How to Reduce Sodium in Your Diet

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For many people, consuming too much sodium may contribute to high blood pressure, which is a risk factor for heart disease, stroke, and other cardiovascular issues, and it may also lead to fluid retention and bloating. If you're sensitive to sodium, decreasing the amount of added salt and ingredients that contain sodium that you consume may help keep your blood pressure at a healthier level.

Intake Guidelines

According to the Dietary Guidelines for Americans, 2015-2020, these groups of people should limit their sodium intake to less than 1,500 milligrams per day:

  • African Americans
  • People with diabetes
  • People with high blood pressure
  • People with kidney disease
  • Everyone over the age of 50

Anyone not included in that large group should stay under 2,300 milligrams per day, which is not easy if you eat any processed foods at all—even some that are otherwise good for you. Look at the Nutrition Facts label for the amount of sodium per serving.

The recommended amount of sodium is 2,300 milligrams per day. If you're on a salt-restricted diet, stay under 1,500 milligrams of sodium per day.

Sources of Sodium

One teaspoon of salt has about 2,300 milligrams sodium. Just one-quarter teaspoon has 580 milligrams, and a dash of salt has around 150 milligrams.

While salt is a primary source, many processed foods are high in sodium, too. Canned foods, frozen meals, cured meats, and many other processed foods contain outrageous amounts of sodium, both from salt used to flavor the foods and food additives and preservatives that contain sodium in various forms. You'll find sodium in most butter or margarine, milk, bread, and other staple foods.

Obviously, look for salt on food labels. But also look for these ingredients, which contain sodium:

  • Baking soda
  • Baking powder
  • Disodium phosphate
  • Sodium alginate
  • Sodium nitrate or nitrite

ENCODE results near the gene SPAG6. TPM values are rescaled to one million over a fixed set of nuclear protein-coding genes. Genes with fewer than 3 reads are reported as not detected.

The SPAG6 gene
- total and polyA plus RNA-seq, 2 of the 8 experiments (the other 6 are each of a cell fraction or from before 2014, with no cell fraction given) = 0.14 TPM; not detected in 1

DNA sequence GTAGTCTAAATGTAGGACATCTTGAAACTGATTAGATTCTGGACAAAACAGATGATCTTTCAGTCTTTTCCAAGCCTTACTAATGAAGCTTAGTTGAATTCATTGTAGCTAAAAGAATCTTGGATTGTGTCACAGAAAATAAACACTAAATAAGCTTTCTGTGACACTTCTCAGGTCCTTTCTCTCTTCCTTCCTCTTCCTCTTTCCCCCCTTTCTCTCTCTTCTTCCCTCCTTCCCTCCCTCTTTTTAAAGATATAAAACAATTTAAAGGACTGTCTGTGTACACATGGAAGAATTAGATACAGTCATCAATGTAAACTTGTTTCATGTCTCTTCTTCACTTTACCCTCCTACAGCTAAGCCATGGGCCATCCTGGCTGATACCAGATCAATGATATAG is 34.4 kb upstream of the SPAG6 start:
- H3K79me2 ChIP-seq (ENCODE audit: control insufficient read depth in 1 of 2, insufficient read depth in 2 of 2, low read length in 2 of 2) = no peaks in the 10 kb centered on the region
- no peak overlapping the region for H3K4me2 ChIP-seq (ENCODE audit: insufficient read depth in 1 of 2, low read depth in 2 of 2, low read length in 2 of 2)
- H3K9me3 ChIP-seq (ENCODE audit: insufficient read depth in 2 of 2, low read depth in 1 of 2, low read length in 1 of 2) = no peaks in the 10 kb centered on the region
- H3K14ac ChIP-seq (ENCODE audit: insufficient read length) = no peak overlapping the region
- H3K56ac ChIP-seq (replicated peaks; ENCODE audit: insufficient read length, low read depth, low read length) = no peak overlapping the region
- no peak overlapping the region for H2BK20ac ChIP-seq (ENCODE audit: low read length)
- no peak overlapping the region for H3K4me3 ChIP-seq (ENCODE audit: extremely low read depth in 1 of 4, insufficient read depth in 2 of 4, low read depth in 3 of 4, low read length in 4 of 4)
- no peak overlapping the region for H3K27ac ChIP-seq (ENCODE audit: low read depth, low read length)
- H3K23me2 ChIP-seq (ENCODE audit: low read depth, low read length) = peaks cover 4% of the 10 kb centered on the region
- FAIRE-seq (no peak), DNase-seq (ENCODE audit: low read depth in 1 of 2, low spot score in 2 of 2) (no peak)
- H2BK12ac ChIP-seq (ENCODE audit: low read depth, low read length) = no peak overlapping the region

Strategies for Cutting Back

Your body needs some sodium, so you don't want to eliminate it entirely from your diet, although doing so is an almost impossible feat. You can reduce your overall intake with these tips:

  • Read food labels and choose foods that are low in sodium (avoid products that have more than 140 milligrams of sodium per serving). 
  • Choose fresh or frozen vegetables rather than canned.
  • Avoid lunch meats and cured meats.
  • Stay away from frozen convenience foods like frozen dinners, pizzas, and snack foods.
  • Buy unsalted nuts and snacks.
  • Eliminate salt from your recipes.
  • Try salt substitutes made with potassium.
  • Seasoning blends can work well, but read the Nutrition Facts labels because they often contain sodium.

Can You Rinse It Away?

Rinsing canned vegetables and legumes with water can remove some of the sodium. It's difficult to know exactly how much, as studies and sources seem to differ on this. But if you rinse your canned goods for a minute or so, you may be able to reduce the sodium content by 10 percent to 30 percent.

If you need to track your sodium grams every day, you're probably better off buying low-sodium canned goods and fresh or frozen vegetables, rather than canned.

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